After languishing in quarantine for more than a year, Wes Anderson’s The French Dispatch is at long last in wide circulation. An anthology film of five segments, it is an indulgent celebration of that venerable weekly magazine whose collective bylines helped shape the cultural preoccupations of the last century, not to mention informing much of Anderson’s work. I speak, of course, of The New Yorker, which, along with The Paris Review et al., gave a platform to the emerging voices of modernism. And while there is no shortage of giddy eye candy in this assortment of confections, once the spell wears off, the exquisitely crafted spun sugar melts down to a lot of empty calories.
Perhaps it’s the nature of anthologies; sustaining consistency is a difficult task. There is a rhythm to maintain, a throughline to consider, darlings to kill. An editor, say, to bring it all together. Someone like Arthur Howitzer Jr. (Murray), who left Kansas for France after World War I, relocating to the fictional town of Ennui-sur-Blasé to establish the film’s eponymous weekly periodical. We begin with his obituary, a brief and loving tribute to a kind and endearing man who nurtured his writers as he nimbly gave his considerate notes (the perfect editor, no?). Howitzer’s death has warranted a special issue of the Dispatch, so the implacable staff set about compiling it. Following a quick tour of Ennui provided by perhaps my favorite character name in an Anderson film, Herbsaint Sazerac (Wilson), we are presented with the three articles chosen for the memorial. There is an artist profile of Moses Rosenthaler (Del Toro), an incarcerated painter who, along with his muse Simone (Seydoux) and greedy art dealer Cadazio (Brody), jump start abstract expressionism (or, more specifically, the French Splatter-school Action-group). “Revisions to a Manifesto” is a clever send-up of the May '68 student uprising, the flashpoint here being the boys’ access to the girls’ dormitory. Led by revolutionary Zeffirelli (Chalamet) and a bit too abetted by reporter Lucinda Krementz (McDormand), the demonstrations reach their zenith in a tense chess match, but not before gently skewering both the “reactionary neoliberal society” and the “touchy narcissism” of the youth movement. Rounding out the issue is a story by food and social critic Roebuck Wright (Wright), recounting a lavish dinner at a police commissioner's table that is interrupted by a kidnapping and subsequent heroic rescue.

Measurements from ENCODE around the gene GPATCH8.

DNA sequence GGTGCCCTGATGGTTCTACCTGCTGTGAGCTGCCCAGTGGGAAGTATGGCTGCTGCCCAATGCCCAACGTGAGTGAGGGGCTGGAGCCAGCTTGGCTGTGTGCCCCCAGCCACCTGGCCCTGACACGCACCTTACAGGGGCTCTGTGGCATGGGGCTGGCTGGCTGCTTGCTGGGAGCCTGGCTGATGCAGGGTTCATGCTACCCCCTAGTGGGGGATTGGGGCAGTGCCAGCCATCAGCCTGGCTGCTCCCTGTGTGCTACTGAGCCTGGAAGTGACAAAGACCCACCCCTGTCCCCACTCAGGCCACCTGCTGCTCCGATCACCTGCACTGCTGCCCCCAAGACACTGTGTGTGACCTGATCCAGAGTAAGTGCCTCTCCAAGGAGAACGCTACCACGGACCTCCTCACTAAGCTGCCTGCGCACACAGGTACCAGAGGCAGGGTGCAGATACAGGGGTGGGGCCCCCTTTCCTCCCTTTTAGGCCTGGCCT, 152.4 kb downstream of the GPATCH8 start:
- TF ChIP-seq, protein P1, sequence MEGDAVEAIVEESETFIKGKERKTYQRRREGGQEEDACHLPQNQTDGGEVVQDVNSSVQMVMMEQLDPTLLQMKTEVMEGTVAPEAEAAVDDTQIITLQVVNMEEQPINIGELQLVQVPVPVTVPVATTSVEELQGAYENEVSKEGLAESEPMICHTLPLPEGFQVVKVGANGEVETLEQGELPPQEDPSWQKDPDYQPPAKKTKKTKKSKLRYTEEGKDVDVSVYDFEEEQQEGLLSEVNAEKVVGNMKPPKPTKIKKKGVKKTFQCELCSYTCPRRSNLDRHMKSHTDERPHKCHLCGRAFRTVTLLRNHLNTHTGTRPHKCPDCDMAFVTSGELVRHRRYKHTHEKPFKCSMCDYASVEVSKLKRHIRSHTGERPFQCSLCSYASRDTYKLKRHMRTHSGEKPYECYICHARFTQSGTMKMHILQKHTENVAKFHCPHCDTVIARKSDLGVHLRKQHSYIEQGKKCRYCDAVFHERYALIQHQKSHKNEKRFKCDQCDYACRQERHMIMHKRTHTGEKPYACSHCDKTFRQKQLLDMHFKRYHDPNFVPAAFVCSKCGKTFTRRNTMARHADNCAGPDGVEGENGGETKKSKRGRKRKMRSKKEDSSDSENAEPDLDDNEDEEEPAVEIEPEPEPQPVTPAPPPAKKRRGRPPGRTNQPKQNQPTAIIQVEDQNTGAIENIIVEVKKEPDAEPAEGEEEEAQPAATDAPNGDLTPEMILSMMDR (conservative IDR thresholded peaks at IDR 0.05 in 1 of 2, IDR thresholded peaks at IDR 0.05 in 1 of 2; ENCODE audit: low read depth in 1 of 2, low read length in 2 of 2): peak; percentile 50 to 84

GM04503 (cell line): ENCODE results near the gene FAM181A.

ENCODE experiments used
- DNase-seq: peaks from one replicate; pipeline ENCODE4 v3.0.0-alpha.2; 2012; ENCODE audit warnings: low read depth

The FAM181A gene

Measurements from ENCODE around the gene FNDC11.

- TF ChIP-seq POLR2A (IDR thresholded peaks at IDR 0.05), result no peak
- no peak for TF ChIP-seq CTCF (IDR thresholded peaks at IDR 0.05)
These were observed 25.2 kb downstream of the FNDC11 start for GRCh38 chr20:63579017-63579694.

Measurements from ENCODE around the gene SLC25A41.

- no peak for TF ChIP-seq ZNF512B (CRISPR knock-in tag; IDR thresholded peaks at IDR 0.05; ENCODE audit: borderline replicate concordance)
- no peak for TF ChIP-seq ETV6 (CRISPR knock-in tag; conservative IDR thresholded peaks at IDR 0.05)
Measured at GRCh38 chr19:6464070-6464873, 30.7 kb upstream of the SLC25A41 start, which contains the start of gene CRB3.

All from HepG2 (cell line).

Watching The French Dispatch, I was often reminded of a series of stories from my childhood by Hans Jürgen Press. They involved a group of children named the Black Hand Gang solving mysteries, as children do. Every page of the book was accompanied by an illustration, which held a clue to continuing the story. And that’s what nearly every frame of this film feels like. There is just so much to process at any given moment. From action scenes rendered in still-life tableaux, chaos frozen with the exquisite care of a renaissance composition, to Hergé animation sequences bursting with movement. And that’s on top of the director’s usual meticulously executed blink-and-you-miss-it flourishes. It can be quite intoxicating at times, but what so often saves Anderson’s formalist obsessions from feeling like you're mainlining a flipbook of Getty images from the last 80 years, are the performances. His cadre of actors regularly breathe the much needed life and pathos into what otherwise is a removed collection of composites with a list of idiosyncrasies. But save for Wright, and perhaps Del Toro, the distance is rarely breached, the archness lacks the heart. They’re all just another object to quickly admire in this ultimately exhausting film.
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